This was a series I always circled around as a youth. I received The Grey King as a gift and found it interesting but bizarre and way outside of my bo...moreThis was a series I always circled around as a youth. I received The Grey King as a gift and found it interesting but bizarre and way outside of my box. I thought to myself that I ought to read the volumes leading up to it, but never did. Now I have kids that are bringing home and exploring all sorts of new fiction for kids, and it made me nostalgic for my own youth, and so I'm finally making my way through the series. So far, so good, and I am finding that the writing in the first volume is very palatable for adults. Susan Cooper does not dumb down her writing for kids. It's not terribly complex, but it's straightforward. There is a good balance between amounts of dialog and bouts of description, neither one outweighing the other.
The characters are all believable in their actions and words. Cooper does an excellent job of writing from the perspective of kids. And even though this is a fantasy novel, there are no spells and monsters or usual fantastic elements. Everything stays grounded in reality, but otherworldly elements creep in around the edges of the adult characters without ever actually intruding. As a bonus, all of the actions of the children stay within the realms of possibility of actual children, although we never really know how old they are. There are lots of authors out there putting twelve-year-olds through amazing gauntlets of physical endurance and pain, and they are far out of the range of believability.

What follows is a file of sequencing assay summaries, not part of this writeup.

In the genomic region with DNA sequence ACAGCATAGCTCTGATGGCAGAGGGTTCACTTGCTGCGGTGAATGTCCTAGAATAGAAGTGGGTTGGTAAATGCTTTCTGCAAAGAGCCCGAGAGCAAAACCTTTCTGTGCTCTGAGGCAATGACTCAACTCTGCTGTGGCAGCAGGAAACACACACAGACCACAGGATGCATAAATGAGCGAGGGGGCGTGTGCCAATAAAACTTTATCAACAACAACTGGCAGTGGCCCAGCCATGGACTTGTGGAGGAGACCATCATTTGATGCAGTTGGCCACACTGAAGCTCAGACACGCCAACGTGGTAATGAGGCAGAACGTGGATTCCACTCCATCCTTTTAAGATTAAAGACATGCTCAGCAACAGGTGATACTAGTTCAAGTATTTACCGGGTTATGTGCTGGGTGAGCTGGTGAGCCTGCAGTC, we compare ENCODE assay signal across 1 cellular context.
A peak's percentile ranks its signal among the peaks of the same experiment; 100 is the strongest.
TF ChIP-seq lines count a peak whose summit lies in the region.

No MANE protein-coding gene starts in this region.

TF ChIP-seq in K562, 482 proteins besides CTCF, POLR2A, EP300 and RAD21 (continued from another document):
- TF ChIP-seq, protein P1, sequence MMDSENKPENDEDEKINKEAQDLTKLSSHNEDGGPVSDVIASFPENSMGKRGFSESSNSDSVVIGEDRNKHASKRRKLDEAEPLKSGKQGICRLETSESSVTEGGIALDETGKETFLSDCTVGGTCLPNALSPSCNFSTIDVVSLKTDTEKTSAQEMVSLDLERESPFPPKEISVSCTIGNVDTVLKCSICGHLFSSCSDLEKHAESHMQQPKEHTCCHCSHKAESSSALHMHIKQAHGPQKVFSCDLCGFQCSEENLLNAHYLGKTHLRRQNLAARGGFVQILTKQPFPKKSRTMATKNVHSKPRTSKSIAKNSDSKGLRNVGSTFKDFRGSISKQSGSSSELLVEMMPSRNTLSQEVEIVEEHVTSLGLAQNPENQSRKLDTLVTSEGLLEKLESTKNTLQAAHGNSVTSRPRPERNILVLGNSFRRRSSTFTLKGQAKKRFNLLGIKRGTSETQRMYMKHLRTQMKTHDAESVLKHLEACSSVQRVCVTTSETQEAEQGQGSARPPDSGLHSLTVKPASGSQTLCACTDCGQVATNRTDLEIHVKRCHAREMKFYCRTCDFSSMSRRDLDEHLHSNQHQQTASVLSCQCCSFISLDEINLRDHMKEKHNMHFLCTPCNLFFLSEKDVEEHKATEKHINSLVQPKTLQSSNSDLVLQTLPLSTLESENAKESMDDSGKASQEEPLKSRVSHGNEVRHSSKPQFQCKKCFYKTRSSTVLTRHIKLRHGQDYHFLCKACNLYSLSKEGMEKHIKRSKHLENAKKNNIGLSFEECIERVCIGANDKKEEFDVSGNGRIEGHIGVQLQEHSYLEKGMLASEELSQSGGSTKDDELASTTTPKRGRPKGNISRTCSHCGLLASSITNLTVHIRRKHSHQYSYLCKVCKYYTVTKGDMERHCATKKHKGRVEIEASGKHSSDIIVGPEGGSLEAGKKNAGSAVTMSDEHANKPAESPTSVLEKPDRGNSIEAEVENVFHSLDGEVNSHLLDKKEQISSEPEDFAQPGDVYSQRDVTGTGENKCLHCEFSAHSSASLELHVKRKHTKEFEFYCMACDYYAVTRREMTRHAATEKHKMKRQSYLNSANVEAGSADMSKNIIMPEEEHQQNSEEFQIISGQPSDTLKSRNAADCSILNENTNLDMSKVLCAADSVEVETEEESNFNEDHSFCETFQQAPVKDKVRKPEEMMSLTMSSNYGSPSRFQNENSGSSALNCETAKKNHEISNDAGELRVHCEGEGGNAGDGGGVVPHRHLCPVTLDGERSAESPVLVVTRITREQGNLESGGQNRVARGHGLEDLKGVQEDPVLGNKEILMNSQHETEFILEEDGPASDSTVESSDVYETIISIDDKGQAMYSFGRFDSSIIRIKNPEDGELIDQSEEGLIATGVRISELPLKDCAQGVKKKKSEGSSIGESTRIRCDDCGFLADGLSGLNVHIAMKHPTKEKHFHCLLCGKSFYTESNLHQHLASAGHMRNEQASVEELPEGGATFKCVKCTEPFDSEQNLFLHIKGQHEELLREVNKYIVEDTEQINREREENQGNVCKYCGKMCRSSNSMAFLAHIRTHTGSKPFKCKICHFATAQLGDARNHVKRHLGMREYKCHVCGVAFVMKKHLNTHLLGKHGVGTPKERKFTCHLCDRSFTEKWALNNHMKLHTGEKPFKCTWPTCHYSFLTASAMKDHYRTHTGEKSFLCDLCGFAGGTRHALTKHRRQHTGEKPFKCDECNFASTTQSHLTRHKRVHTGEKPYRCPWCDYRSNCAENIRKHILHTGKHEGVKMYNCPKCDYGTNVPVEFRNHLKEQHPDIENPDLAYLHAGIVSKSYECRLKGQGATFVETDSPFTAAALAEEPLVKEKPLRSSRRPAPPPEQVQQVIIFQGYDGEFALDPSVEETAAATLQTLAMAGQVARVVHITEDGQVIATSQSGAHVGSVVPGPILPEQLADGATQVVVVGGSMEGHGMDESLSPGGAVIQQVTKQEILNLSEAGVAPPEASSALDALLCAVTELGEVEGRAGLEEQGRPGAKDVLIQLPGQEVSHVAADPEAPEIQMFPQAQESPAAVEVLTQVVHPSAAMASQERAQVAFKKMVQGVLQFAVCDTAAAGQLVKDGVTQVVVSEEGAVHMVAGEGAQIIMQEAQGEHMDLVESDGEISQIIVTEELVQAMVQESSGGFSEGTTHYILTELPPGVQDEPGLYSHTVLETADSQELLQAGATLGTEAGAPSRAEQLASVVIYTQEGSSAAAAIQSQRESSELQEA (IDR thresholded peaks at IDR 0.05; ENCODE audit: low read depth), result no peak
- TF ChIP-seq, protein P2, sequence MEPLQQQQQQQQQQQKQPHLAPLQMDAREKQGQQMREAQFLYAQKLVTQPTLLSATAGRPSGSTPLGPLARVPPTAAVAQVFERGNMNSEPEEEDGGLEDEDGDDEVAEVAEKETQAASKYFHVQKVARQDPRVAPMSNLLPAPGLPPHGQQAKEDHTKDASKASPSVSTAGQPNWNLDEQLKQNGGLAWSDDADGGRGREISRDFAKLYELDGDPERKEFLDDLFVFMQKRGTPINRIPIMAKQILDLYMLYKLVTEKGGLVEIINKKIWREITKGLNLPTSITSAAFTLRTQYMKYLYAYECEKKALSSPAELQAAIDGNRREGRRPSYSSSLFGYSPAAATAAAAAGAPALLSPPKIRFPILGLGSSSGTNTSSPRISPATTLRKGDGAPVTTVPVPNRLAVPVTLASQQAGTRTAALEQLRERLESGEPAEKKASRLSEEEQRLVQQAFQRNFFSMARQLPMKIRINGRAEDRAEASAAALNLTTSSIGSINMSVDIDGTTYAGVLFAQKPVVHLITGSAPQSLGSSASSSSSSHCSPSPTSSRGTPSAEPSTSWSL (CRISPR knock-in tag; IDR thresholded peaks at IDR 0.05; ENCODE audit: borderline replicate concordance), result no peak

My edition of this book, which I did purchase since the libraries' copies were out, has some of the worst cover art I've seen. (less)
I was up and down with this volume and think it falls at a 2.5 for me. I liked most of Preludes and Nocturnes, but this one I had to work harder to be...moreI was up and down with this volume and think it falls at a 2.5 for me. I liked most of Preludes and Nocturnes, but this one I had to work harder to be convinced. I seem to be a little less enamored with this series than the friends I have that have recommended it, or the majority of its readers who review it. I really didn't find the opening story very interesting, nor the middle diversion. Perhaps as the series goes on I will also grow more attached to the random characters, since I know they will pop up again. A bunch of this just seemed very random and weird for the sake of being random and weird, and I don't find that kind of storytelling very compelling--though this is something that comes and goes for me. (less)